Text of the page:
Amtrak Official Says Not Testing Crew Was A Mistake
BALTIMORE (AP) _ An Amtrak official said today he was wrong in not requiring drug tests on the Amtrak crew members who survived the Jan. 4 collision of their passenger train and three Conrail locomotives.
″I did not make the decision with the knowledge of violating the (Federal Railroad Administration) law,″ Clayton C. Brown, Amtrak general superintendent for the Philadelphia division, told a National Transportation Safety Board hearing.
″It was a judgment call. It was wrong,″ he said.
Sixteen people were killed, including the Amtrak engineer, and 175 injured in the collision near Chase, north of Baltimore.
Brown said he was aware of the railroad adminstration rules requiring testing after an accident in which people were killed, but decided against it because he believed the Amtrak crew survivors did not contribute to the cause of the accident.
″My main concern was for them being treated at a hospital,″ he said.
The body of the engineer was tested. A control tower operator also was tested because there was a possibility he might have played a role in the accident, since he was responsible for the interlock switch near the accident site, Brown said.
The hearing was expected to conclude today.
Wednesday’s session centered on the U.S. Department of Transportation’s call for an investigation of the laboratory that did the drug tests on the Conrail engineer and brakeman involved in the crash.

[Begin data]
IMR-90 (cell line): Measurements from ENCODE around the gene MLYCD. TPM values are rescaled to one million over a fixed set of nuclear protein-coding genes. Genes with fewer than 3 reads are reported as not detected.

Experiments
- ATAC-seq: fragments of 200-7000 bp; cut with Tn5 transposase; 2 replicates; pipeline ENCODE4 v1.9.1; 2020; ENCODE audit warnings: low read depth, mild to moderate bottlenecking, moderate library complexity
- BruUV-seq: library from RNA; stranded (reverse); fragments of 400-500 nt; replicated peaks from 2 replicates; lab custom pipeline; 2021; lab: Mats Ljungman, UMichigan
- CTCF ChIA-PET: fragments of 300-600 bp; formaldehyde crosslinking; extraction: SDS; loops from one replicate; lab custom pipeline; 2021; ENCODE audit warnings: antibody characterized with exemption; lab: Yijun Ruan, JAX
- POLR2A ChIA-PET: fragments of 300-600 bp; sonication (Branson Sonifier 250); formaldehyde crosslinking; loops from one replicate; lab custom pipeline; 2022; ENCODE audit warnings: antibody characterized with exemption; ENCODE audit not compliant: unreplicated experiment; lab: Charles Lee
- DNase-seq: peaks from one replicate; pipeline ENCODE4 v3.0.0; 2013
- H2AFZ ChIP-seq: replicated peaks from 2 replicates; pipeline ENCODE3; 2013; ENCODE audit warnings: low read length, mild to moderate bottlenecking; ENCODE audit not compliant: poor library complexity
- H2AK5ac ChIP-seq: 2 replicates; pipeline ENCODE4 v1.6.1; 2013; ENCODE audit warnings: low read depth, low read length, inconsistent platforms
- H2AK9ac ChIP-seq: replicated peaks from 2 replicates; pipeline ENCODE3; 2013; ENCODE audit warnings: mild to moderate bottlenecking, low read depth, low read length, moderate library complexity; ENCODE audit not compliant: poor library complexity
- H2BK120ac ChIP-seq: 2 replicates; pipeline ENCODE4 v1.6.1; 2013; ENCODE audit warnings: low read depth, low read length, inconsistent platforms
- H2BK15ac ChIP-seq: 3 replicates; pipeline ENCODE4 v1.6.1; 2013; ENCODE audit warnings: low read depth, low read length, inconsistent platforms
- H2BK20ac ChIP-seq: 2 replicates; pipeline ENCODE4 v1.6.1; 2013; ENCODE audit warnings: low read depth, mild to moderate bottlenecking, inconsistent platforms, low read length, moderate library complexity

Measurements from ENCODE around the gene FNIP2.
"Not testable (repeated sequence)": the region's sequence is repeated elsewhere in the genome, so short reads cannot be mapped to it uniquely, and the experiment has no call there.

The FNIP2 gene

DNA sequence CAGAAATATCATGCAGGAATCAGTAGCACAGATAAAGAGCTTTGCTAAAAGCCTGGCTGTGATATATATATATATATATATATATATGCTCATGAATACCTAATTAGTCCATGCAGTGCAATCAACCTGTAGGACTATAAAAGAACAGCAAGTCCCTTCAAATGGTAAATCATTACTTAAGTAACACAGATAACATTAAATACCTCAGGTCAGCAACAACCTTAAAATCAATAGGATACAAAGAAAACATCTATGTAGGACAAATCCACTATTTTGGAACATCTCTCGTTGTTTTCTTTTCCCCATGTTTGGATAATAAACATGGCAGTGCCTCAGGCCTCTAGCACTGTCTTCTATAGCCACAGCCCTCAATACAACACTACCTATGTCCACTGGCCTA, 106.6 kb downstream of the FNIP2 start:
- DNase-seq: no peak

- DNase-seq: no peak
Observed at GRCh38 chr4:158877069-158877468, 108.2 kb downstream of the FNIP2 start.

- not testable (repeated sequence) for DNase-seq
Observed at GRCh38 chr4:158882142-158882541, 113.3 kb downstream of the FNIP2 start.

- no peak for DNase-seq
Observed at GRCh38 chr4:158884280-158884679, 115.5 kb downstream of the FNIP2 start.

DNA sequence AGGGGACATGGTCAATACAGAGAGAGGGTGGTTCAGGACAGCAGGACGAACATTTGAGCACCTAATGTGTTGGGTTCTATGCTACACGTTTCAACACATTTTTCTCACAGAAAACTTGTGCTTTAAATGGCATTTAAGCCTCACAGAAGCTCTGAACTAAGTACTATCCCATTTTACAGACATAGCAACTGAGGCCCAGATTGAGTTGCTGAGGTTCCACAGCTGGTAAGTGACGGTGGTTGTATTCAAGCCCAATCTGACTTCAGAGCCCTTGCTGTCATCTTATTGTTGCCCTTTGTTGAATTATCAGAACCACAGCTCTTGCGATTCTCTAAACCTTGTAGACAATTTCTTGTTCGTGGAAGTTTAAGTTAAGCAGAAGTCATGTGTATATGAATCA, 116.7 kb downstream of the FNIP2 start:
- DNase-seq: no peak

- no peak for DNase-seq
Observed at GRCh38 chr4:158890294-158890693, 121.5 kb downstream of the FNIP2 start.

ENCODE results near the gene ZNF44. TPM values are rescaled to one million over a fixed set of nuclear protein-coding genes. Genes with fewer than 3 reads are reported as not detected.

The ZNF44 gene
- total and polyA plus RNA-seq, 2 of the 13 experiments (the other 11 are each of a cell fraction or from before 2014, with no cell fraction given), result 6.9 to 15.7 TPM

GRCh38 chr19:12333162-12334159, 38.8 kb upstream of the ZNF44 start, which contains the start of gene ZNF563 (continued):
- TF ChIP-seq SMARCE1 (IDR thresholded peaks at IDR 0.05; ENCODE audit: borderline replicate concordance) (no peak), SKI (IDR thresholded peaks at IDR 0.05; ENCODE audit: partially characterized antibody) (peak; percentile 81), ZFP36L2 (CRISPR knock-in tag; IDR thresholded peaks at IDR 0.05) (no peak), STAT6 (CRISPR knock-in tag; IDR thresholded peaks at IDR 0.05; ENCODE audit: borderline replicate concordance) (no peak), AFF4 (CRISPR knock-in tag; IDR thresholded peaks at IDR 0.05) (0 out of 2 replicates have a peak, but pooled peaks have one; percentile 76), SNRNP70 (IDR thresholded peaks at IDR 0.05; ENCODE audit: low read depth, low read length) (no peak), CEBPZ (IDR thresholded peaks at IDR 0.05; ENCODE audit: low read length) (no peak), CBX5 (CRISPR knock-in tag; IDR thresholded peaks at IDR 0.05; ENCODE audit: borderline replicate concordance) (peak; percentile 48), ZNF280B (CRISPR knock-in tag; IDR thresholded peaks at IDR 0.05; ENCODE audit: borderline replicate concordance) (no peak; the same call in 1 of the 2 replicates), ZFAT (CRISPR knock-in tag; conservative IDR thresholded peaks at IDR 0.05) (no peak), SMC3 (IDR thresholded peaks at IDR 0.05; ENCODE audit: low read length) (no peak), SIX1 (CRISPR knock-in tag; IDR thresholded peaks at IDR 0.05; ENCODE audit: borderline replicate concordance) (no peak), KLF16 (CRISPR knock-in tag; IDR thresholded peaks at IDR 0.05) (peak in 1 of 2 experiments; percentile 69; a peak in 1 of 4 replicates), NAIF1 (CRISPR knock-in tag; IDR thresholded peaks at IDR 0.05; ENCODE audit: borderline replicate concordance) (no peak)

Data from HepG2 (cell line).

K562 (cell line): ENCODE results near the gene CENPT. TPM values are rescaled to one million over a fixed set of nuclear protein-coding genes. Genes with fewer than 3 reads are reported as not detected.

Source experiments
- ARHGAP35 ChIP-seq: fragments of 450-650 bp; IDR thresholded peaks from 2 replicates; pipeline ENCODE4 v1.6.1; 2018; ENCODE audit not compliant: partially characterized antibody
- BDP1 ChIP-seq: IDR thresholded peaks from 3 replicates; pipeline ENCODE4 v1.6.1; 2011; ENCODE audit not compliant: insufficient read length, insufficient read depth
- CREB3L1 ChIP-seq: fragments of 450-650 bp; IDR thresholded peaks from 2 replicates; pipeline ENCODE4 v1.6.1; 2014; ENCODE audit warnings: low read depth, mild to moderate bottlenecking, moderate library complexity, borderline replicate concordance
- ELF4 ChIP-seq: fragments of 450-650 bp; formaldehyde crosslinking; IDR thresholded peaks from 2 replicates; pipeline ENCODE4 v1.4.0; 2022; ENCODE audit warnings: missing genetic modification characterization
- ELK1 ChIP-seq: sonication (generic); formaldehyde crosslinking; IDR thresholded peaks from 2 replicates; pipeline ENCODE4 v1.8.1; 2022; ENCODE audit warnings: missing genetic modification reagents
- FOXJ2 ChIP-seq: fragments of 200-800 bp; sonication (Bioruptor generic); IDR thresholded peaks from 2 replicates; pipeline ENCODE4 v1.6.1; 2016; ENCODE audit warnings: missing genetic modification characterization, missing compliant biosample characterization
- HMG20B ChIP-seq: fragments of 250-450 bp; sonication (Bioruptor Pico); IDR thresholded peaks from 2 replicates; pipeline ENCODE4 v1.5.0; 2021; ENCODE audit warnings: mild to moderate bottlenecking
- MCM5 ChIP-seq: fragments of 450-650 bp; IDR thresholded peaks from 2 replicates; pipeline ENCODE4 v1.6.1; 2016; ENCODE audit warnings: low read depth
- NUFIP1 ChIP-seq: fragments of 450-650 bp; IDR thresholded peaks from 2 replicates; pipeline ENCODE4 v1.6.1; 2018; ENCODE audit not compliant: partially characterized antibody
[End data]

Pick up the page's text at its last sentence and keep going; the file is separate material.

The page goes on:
This does not mean that the NTSB will automatically throw out the test results on Conrail engineer Richard L. Gates and brakeman Edward Cromwell, but the matter ″bears considerable investigation,″ said NTSB vice chairwoman Patricia Goldman.
″But it’s too late to do tests again at this point,″ she told reporters after Wednesday’s hearing.
The panel heard no testimony from Gates, who has denied smoking marijuana on the train, and Cromwell. Lawyers for both men have said that they would have pleaded their Fifth Amendment rights had they been subpoenaed.
Test results from the Federal Aviation Administration’s Civil Aeromedical Institute in Oklahoma City showed the presence of marijuana in the blood and urine of both men operating the Conrail locomotive.
But the transportation department said Wednesday that the railroad administration ″has discovered indications of possible procedural irregularities″ in the way blood and urine samples taken from Gates and Cromwell were handled.
Ms. Goldman said the NTSB also had concerns about the tests and had asked that the University of Utah laboratory also test samples of the two Conrail employees.
The Utah laboratory found different levels of marijuana and also found traces of PCP in Cromwell’s urine, officials said.
″We need to look at the different results of the two laboratories and determine why,″ she said.
The situation points up the need for immediate and valid testing after accidents, a policy that the NTSB has persistently recommended, Ms. Goldman added.
Edward Dubrowski, of the Brotherhood of Locomotive Engineers, said the toxicology tests done on Gates and Cromwell should be thrown out based on the FRA’s discovery.
Both Conrail employees have been suspended without pay since the accident in which a unit of three Conrail locomotives ran past several warning signals, sliding into the path of a 12-car Amtrak train with more than 600 people aboard.